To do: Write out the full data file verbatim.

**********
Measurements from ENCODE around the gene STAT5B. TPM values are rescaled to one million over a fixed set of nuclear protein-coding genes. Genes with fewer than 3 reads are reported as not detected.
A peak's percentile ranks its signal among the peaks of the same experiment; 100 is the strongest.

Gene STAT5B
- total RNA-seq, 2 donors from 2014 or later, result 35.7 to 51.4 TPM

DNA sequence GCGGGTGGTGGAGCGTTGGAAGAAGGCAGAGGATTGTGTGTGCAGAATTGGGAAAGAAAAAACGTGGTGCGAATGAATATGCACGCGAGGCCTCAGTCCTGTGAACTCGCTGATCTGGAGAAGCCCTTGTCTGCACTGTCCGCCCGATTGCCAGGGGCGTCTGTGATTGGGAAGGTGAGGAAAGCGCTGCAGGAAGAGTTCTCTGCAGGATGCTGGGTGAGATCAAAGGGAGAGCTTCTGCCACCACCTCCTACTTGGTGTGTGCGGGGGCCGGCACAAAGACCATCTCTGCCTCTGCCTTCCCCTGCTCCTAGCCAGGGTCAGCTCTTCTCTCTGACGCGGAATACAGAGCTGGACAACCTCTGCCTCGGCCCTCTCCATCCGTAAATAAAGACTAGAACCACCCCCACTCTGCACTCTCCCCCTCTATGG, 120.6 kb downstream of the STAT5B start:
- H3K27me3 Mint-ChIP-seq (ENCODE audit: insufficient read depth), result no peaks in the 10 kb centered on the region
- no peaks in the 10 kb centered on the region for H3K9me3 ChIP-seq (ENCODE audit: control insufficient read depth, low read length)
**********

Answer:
Measurements from ENCODE around the gene STAT5B. TPM values are rescaled to one million over a fixed set of nuclear protein-coding genes. Genes with fewer than 3 reads are reported as not detected.
A peak's percentile ranks its signal among the peaks of the same experiment; 100 is the strongest.

Gene STAT5B
- total RNA-seq, 2 donors from 2014 or later, result 35.7 to 51.4 TPM

DNA sequence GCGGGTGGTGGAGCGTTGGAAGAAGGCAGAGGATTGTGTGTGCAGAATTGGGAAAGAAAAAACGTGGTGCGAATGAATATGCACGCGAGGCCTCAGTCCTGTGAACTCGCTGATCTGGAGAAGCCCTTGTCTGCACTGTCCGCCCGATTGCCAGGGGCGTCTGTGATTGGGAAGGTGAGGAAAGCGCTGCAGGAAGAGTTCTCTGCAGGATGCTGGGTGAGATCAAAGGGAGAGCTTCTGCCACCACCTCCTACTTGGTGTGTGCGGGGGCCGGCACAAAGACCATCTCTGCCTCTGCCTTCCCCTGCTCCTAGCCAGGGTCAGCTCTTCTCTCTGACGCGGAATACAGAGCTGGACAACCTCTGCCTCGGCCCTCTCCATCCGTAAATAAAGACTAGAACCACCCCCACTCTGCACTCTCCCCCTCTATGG, 120.6 kb downstream of the STAT5B start:
- H3K27me3 Mint-ChIP-seq (ENCODE audit: insufficient read depth), result no peaks in the 10 kb centered on the region
- no peaks in the 10 kb centered on the region for H3K9me3 ChIP-seq (ENCODE audit: control insufficient read depth, low read length)